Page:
In Re Estate of Fanning

Annotate this Case

333 N.E.2d 80 (1975)

In the matter of the ESTATE OF Wildus FANNING, Deceased. Marcella Seavey, Appellant, v. Estate of Wildus Fanning, Appellee.

No. 875S200.

Supreme Court of Indiana.

August 28, 1975.

*81 Stephen W. Adair, Adair, Perry, Beers, McAlister & Mallers, Fort Wayne, for appellant.

Wilson E. Shoup, Angola, for appellee.

PRENTICE, Justice.

This matter is before us on the petition of the appellee to transfer from the Court of Appeals, Third District, and appellant's answer thereto urging denial of the petition for failure to raise a proper issue by the petition under Appellate Rule 11(B)(2). Appellant's answer correctly reflects that the petition fails to raise any of the grounds for transfer enumerated in the rule. Nevertheless, we regard the issue of the case as being of sufficient public importance to warrant our consideration, in view of conflicting decisions, and we grant transfer notwithstanding the aforementioned technical deficiency. Troue v. Marker (1969), 253 Ind. 284, 252 N.E.2d 800; Baker et al v. Fisher et al (1973), 260 Ind. 513, 296 N.E.2d 882.

The case involves a determination of ownership of bank certificates of deposit, upon their face payable to Wildus Fanning *82 or Marcella Seavey (Appellant) "either of them with the right of survivorship and not as tenants in common." The certificates were found in the lock box of Wildus Fanning, after her death, and delivered to the appellant at her request by the bank. Upon petition of Appellee (the Estate of Wildus Fanning), the trial court determined ownership to be in the appellee upon the following evidence: Wildus Fanning purchased the certificates with her separate funds. No signature card or deposit agreement had been executed at the time the certificates were purchased, but at the time of purchase, Wildus signed both the original certificates and the carbon copies thereof retained by the bank. At the time of purchase, Wildus told the bank clerk that she wanted the certificates issued to her and to Appellant "either or to the survivor." Appellant had no knowledge of the existence of the certificates until they were found in the lock box. Prior to the purchase of the certificates, Wildus had stated to Appellant's daughter that she intended to take care of the appellant, but the appellant remarked, upon learning of the certificates, that she was sure that they were not intended for her alone. These last mentioned circumstances may have influenced the judgment of the trial court, but we do not consider them to be material to or in conflict with our holding.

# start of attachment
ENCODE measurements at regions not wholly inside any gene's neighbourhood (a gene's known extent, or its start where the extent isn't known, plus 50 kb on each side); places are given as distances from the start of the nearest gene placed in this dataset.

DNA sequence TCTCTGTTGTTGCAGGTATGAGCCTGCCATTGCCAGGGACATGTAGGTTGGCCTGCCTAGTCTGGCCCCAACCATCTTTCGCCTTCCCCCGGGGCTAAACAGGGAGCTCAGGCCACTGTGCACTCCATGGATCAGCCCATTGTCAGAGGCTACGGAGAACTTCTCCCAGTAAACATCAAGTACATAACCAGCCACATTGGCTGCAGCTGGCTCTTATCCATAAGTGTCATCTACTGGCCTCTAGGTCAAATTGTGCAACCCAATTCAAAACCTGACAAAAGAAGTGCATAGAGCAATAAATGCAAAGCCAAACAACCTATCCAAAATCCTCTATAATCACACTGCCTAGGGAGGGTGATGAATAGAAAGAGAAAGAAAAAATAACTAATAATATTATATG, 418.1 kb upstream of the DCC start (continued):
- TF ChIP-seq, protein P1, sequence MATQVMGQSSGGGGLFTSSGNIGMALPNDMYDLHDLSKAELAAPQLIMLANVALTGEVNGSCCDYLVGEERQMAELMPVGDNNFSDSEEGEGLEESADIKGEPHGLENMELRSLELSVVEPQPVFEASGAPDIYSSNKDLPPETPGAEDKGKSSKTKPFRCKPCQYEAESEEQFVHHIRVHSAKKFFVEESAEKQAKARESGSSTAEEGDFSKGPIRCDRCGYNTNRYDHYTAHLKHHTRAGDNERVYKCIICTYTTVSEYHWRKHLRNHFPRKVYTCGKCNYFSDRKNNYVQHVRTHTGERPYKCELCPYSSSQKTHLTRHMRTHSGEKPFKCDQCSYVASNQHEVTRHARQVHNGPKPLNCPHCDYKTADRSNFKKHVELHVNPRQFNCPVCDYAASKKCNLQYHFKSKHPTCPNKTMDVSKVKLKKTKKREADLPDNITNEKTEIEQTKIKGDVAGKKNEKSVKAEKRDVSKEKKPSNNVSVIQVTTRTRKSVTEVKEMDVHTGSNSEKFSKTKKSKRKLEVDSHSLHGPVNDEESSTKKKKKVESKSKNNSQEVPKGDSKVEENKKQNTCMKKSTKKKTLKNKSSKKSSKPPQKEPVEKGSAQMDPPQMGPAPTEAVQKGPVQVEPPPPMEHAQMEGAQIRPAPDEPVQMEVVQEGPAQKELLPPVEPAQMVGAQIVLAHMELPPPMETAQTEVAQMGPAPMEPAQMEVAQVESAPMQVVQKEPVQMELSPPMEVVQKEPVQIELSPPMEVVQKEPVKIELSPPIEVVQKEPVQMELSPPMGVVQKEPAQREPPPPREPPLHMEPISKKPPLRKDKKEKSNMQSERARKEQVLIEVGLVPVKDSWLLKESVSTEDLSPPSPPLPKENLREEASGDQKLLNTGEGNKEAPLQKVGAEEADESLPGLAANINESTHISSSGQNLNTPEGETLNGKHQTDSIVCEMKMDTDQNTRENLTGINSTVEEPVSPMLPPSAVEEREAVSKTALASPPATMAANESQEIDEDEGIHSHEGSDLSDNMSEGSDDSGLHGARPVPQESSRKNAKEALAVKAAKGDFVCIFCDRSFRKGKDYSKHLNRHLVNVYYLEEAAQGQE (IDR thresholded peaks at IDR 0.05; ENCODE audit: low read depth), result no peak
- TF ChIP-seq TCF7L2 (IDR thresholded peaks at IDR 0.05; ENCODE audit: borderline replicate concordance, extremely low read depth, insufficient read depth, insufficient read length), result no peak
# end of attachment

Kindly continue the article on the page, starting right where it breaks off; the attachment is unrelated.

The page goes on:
The case was litigated in the trial court under the "gift theory" of Zehr v. Daykin (1972), Ind. App., 288 N.E.2d 174, also decided by the Court of Appeals, Third District, and the trial court awarded the certificates to the appellee, apparently upon that theory. On appeal, the appellant urged not only that the court erred under the evidence related and the "gift theory" of the Zehr case but also, in the alternative, that the judgment should be reversed under the "third party beneficiary theory."